In spring, my vegetable garden is awash in color. Vibrant yellow broccoli rabe and mature fennel flowers contrast with the deep yellow of bolting collard blooms. There are white and deep-purple flowers on the fava beans, a deep blue from borage’s star-shaped flowers, and the lovely lighter blue of lacy, daisy-shaped chicory flowers.
When a vegetable plant sends up a flower stem, it’s described as “bolting.” While most gardeners consider bolting to be the end of the line for their plants, it’s often just the beginning for the life cycle gardener.
The overriding concept behind life cycle gardening is that the point at which we tend to harvest a plant is just one stage in the plant’s life cycle, and that stage isn’t the only one that produces good food or something else of value, such as flowers.
Vegetable flowers may be the easiest way to segue into life cycle gardening. Even if the thought of leaving anything to bolt sends shivers up your spine, you can ease yourself into it by setting aside a few plants for flowers. When you see honeybees, bumblebees, and other pollinators visiting your garden, I’m sure your heart will melt. And if you sell to farmers markets, you’ll find that some vegetable flowers are worth harvesting for sale.
While I love all vegetable flowers, my current favorites are cilantro blooms. If you only know cilantro as a small plant from which you harvest leaves, you won’t recognize the plant when it transforms into a 3-foot-tall bush of small, white flowers. The flowers start at ground level, growing on umbels surrounded by tufts of feathery leaves, each umbel its own bouquet. The flowers add a nice flavor to salads.
Last year I planted many yellow onions and allowed a few dozen to bloom. Their flowers rise on long stalks in proper rows, each stalk topped by long-lasting balls of white stars. A few onion flowers sprinkled on salads offer a delightful oniony surprise.
My garden is friendly to wild greens, so I also have a couple of magnificent sow thistles (Sonchus oleraceus). You may think of this plant as a parking lot weed, but it’s beautiful. Sow thistle has small dandelion-like flowers and glossy, pointed leaves that enfold its stem in an interesting way. A few sow thistle leaves added to a salad are always a welcome guest from the wild.
Vegetable flower buds are almost always edible and delicious — think artichoke and broccoli. And bolting stems, such as those of lettuce, may make a tender vegetable in their own right or have a flavorful pith. The buds we tend to eat, such as broccoli, are from brassica cultivars selected for a mild taste. As you venture into life cycle gardening, you’ll move into a world of stronger flavors and richer character. If you try something and it’s stronger than you prefer, try blanching it in lightly salted water to lessen the flavor.
Here are some easy vegetables to get you started with life cycle gardening. Try a few to begin with, or go all in. Either way, life cycle gardening is a great way to maximize your harvest.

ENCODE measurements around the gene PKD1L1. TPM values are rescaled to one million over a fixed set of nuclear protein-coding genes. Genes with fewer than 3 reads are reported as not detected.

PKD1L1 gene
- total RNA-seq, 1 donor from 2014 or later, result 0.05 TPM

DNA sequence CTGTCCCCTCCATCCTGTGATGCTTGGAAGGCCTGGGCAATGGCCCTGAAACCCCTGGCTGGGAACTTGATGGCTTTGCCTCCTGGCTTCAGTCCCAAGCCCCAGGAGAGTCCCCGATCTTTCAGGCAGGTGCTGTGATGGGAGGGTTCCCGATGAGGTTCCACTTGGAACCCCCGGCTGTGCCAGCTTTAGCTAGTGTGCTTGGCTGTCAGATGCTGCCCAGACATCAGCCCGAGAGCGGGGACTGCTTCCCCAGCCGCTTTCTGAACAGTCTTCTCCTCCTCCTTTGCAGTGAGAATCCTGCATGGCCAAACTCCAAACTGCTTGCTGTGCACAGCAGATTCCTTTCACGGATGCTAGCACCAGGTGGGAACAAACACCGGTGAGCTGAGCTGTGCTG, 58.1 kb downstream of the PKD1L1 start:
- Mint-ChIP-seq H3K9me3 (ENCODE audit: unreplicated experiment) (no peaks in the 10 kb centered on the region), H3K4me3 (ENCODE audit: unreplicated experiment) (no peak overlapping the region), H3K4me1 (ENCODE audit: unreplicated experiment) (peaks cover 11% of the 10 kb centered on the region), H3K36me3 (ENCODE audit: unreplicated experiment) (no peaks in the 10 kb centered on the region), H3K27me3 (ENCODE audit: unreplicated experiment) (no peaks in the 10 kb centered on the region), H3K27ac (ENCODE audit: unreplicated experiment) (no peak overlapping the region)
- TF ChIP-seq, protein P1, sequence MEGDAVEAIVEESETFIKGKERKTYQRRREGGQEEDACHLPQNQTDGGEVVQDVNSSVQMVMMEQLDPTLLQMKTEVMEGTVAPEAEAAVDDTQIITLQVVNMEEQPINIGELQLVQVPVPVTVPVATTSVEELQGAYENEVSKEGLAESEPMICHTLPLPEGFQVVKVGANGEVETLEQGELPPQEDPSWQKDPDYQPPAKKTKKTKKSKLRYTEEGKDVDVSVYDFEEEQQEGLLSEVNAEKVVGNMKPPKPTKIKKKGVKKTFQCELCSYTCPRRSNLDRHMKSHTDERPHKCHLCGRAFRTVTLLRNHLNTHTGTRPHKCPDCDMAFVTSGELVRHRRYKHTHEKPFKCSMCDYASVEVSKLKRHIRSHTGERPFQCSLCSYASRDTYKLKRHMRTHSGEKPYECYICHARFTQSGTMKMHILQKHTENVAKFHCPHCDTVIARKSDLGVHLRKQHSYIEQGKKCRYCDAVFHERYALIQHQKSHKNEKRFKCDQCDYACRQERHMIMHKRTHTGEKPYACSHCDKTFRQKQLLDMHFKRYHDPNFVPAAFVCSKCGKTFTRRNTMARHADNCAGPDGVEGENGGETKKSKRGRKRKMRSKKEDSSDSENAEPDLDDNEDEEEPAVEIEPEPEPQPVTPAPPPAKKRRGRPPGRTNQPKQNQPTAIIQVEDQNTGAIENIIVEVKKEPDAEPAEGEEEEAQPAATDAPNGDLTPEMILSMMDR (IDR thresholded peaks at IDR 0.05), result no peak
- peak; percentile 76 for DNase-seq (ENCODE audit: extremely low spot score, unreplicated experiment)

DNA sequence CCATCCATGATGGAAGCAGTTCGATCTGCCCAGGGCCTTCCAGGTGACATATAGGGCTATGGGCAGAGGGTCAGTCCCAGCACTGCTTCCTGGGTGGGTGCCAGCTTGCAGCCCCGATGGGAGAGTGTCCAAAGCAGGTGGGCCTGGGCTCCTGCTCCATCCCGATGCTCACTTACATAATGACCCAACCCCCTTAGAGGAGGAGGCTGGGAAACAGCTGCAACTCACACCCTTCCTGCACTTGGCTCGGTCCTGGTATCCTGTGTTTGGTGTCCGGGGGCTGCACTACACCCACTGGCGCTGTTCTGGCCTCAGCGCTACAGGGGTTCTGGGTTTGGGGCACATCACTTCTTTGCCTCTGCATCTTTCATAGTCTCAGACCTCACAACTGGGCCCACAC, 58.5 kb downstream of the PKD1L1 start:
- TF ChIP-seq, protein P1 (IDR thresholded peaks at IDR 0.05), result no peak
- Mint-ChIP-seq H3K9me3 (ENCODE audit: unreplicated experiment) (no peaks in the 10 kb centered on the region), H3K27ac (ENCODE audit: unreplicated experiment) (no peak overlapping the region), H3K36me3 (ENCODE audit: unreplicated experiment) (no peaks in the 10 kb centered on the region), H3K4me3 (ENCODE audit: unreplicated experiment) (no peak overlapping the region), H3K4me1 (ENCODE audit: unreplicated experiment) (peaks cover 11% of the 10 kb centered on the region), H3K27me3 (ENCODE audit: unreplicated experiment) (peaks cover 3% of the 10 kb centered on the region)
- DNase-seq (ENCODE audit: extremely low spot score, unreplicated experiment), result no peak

Artichokes and Cardoons
For the life cycle gardener, cardoon flower stalks are the glory of the vegetable garden. Their multi-branched stalks rise 6 feet. Loved by bees and butterflies, their blue flowers glow in the late afternoon sun. Both artichoke and cardoon flowers can be picked for the kitchen or grown as a long-lasting florist crop. I leave the stalks to dry in place, and plant peas at their base the following year.
The underutilized edible portion of artichokes and cardoons is the flower stalk. When still flexible, the stalk just below harvested chokes, or the cardoon flower, are tender and delicious. Split mature artichoke stalks in half. The pith, which is slightly smoky in flavor, is good raw or parboiled and served with butter. The common cardoon preparation is to make a gratin with the central rib of blanched stems. (Wrap stems with straw or newspaper several weeks before harvesting to blanch.)
After you harvest the central artichoke bud, the plant will then produce numerous smaller buds as side shoots. These smaller buds are a delicacy. Harvest when they’re no more than 2 to 3 inches tall. To prepare, remove the outer leaves to reveal leaves of a lighter green, cut off the top third of the bud, slice thinly on the vertical cross section, and fry in hot olive oil until crisp. Salt before serving.
If you give favas space, they’ll tiller (that is, put up many stems). For the life cycle gardener, this means the fava offers up its tender axillary buds – more deeply flavored than pea shoots, and more plentiful. A bed of fava beans will produce pounds of shoots.
Fava bean pods are edible whole and raw when very young. They can be cooked, pod and all, when the beans are halfway to maturity. When mature, the beans are best removed from the pod. Favas can be dried and, like dried peas and beans, be rehydrated for use in soups and other dishes. After blooming, you should cut plants back to a few inches above the ground; they’ll often re-sprout to offer a second crop.
Beets and Chard
If you plant beets that you purchased from the grocery store, they’ll immediately start producing leaves, which you can harvest as a cut-and-come-again salad crop. Depending on your climate, a beet plant may continue to produce for several years. Both beets and chard, to which beets are closely related, produce racemes of tender flower buds when they bolt. In my experience, leaving plants alone and seeing what happens will yield happy surprises more often than not. If you leave bolted beet stems to overwinter, the following spring they’ll be lined with small florets of edible leaves that offer a dramatic addition to salad.